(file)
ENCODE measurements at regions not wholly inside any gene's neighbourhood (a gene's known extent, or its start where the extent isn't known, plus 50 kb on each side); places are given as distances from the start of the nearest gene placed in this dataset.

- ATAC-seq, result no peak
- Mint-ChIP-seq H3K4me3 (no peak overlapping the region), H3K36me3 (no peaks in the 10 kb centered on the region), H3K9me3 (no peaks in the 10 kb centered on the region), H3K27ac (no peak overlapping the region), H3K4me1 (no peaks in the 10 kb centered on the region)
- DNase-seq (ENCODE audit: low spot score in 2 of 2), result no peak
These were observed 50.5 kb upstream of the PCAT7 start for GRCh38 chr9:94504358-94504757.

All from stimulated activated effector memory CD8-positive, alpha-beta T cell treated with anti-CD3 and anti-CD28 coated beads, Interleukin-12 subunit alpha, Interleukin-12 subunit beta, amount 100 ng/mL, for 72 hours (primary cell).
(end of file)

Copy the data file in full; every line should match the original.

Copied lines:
ENCODE measurements at regions not wholly inside any gene's neighbourhood (a gene's known extent, or its start where the extent isn't known, plus 50 kb on each side); places are given as distances from the start of the nearest gene placed in this dataset.

- ATAC-seq, result no peak
- Mint-ChIP-seq H3K4me3 (no peak overlapping the region), H3K36me3 (no peaks in the 10 kb centered on the region), H3K9me3 (no peaks in the 10 kb centered on the region), H3K27ac (no peak overlapping the region), H3K4me1 (no peaks in the 10 kb centered on the region)
- DNase-seq (ENCODE audit: low spot score in 2 of 2), result no peak
These were observed 50.5 kb upstream of the PCAT7 start for GRCh38 chr9:94504358-94504757.

All from stimulated activated effector memory CD8-positive, alpha-beta T cell treated with anti-CD3 and anti-CD28 coated beads, Interleukin-12 subunit alpha, Interleukin-12 subunit beta, amount 100 ng/mL, for 72 hours (primary cell).